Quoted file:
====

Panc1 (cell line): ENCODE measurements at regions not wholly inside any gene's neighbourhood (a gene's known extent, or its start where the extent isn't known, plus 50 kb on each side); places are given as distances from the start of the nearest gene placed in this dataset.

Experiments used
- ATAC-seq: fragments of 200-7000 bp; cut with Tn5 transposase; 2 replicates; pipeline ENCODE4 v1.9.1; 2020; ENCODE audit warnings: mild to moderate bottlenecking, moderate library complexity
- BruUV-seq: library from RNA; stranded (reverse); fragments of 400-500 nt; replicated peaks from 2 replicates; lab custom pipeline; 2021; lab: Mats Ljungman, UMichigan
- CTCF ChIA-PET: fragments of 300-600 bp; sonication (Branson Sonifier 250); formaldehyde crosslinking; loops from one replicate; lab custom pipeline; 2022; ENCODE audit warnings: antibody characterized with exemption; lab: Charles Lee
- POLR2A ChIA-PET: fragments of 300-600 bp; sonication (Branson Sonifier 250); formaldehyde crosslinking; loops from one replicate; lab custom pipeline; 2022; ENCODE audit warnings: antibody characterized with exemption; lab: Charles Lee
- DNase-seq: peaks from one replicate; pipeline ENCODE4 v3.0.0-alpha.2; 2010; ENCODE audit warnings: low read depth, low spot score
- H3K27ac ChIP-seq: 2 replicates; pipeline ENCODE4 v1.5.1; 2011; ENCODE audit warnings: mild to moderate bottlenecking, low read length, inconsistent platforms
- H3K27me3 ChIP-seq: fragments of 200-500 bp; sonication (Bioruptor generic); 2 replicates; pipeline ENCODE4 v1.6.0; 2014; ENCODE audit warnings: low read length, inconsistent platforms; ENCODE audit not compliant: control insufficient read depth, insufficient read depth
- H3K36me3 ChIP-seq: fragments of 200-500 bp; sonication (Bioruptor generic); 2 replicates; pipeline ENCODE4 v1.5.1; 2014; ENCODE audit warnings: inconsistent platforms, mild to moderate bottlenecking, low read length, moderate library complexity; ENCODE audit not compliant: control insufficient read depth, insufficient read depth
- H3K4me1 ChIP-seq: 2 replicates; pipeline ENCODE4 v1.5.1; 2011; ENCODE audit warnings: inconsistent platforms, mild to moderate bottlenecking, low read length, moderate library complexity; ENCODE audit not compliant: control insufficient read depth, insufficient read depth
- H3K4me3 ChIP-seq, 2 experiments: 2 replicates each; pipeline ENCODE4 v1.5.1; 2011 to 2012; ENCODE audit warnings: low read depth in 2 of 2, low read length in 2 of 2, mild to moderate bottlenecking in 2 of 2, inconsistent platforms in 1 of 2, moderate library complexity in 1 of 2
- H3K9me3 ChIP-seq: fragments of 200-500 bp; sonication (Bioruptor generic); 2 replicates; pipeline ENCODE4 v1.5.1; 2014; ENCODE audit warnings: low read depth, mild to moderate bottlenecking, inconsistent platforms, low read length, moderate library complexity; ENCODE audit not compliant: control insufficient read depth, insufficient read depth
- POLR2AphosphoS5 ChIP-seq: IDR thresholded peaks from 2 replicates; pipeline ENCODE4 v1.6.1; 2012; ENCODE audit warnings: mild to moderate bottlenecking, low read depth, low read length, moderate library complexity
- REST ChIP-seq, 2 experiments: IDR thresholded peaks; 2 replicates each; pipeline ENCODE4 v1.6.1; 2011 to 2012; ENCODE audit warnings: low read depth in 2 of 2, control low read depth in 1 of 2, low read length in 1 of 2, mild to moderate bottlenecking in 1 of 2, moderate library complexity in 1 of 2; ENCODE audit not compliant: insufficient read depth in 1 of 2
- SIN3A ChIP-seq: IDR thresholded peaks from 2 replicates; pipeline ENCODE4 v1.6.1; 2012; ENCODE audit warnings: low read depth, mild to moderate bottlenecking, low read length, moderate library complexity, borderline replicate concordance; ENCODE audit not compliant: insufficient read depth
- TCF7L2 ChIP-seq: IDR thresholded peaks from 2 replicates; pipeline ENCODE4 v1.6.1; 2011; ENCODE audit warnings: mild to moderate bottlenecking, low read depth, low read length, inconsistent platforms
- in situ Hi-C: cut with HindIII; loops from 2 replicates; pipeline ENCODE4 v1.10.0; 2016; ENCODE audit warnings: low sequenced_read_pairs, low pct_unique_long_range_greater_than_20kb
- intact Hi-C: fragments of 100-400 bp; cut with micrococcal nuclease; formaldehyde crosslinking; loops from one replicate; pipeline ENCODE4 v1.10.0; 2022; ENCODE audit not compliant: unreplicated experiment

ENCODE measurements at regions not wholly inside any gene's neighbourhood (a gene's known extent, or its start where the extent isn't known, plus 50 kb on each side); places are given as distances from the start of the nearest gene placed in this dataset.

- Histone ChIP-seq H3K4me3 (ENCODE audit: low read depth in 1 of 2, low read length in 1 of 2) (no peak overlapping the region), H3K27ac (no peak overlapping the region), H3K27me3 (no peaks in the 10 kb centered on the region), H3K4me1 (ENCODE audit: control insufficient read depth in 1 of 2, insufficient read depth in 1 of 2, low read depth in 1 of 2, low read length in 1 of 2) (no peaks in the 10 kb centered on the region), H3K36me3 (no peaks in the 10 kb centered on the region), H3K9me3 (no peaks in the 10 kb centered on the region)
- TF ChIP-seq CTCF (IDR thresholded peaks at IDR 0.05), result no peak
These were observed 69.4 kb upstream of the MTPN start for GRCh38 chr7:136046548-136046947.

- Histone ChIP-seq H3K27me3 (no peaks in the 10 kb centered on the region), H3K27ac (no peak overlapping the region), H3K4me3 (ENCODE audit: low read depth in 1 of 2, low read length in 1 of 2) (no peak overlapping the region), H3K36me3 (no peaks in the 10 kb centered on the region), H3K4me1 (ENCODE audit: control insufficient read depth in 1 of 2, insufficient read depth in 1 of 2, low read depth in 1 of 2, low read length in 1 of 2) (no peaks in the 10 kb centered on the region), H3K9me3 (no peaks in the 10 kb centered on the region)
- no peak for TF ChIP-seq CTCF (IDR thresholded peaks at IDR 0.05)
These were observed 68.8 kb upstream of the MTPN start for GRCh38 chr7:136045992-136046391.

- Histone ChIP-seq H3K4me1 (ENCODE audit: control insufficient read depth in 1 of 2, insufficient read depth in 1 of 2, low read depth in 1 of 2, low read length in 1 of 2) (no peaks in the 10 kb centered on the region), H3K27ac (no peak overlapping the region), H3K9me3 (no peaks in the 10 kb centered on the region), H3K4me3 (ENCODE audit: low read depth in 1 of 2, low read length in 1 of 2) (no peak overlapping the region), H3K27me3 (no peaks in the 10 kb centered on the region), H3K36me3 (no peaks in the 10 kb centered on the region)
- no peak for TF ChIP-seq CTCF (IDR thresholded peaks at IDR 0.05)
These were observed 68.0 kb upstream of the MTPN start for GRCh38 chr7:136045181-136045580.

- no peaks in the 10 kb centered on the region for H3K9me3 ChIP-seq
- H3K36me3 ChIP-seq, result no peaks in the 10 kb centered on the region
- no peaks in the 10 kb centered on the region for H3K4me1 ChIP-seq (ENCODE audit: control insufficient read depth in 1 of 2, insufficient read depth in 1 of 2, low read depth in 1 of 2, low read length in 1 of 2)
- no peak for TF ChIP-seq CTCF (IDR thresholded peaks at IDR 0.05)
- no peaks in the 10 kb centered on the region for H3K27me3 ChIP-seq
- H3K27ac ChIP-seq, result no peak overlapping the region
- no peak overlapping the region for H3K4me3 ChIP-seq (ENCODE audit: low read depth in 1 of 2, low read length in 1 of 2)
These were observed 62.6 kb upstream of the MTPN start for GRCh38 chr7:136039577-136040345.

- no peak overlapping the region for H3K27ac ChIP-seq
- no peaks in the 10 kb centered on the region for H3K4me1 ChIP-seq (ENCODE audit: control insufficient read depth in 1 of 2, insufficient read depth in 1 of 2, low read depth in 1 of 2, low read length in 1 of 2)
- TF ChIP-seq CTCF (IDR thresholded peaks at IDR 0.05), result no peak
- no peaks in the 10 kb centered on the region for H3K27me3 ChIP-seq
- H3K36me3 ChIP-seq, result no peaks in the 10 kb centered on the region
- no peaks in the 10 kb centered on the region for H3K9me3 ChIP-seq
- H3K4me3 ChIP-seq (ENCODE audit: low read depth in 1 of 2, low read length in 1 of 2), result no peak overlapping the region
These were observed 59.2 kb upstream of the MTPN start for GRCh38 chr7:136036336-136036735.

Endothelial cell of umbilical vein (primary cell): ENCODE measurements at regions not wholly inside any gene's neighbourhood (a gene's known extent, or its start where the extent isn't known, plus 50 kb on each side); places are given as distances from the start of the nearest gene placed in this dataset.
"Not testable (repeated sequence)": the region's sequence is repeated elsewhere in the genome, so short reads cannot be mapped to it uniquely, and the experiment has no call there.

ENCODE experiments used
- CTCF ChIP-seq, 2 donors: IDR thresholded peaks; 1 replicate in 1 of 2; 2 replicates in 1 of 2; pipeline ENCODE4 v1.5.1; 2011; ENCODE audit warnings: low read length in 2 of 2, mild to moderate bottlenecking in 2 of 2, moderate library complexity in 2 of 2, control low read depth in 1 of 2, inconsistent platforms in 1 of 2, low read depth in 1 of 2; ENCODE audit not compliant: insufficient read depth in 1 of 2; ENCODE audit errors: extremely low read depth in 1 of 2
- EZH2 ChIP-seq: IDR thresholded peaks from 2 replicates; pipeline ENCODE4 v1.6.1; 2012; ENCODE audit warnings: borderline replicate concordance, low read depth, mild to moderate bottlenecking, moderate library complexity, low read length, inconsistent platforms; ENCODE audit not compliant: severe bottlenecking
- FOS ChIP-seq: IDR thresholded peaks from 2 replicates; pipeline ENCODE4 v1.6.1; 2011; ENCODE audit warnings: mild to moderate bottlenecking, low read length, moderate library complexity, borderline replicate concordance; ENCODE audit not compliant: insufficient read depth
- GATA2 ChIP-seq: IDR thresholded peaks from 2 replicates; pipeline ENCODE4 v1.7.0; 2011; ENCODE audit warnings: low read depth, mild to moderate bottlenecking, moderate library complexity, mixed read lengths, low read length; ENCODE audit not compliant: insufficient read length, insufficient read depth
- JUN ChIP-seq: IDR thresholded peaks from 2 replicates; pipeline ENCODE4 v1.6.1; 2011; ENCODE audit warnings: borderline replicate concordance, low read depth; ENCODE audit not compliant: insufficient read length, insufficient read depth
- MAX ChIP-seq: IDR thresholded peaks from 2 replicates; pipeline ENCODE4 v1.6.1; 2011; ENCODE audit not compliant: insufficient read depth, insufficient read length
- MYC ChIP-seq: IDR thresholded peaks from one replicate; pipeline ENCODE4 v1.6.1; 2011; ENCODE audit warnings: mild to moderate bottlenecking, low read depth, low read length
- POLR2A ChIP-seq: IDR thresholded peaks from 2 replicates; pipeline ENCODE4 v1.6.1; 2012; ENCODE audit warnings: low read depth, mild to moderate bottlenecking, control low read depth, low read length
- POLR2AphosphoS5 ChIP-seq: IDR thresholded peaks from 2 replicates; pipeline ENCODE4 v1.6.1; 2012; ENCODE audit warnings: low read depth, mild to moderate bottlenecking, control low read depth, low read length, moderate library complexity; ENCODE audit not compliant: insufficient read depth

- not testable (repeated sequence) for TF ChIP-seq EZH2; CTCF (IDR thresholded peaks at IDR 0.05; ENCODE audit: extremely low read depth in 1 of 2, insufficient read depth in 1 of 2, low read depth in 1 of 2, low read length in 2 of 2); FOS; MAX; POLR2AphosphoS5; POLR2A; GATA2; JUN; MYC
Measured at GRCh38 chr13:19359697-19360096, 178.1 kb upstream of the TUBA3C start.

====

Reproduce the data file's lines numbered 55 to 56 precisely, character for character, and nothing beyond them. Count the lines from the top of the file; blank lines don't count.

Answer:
- MYC ChIP-seq: IDR thresholded peaks from one replicate; pipeline ENCODE4 v1.6.1; 2011; ENCODE audit warnings: mild to moderate bottlenecking, low read depth, low read length
- POLR2A ChIP-seq: IDR thresholded peaks from 2 replicates; pipeline ENCODE4 v1.6.1; 2012; ENCODE audit warnings: low read depth, mild to moderate bottlenecking, control low read depth, low read length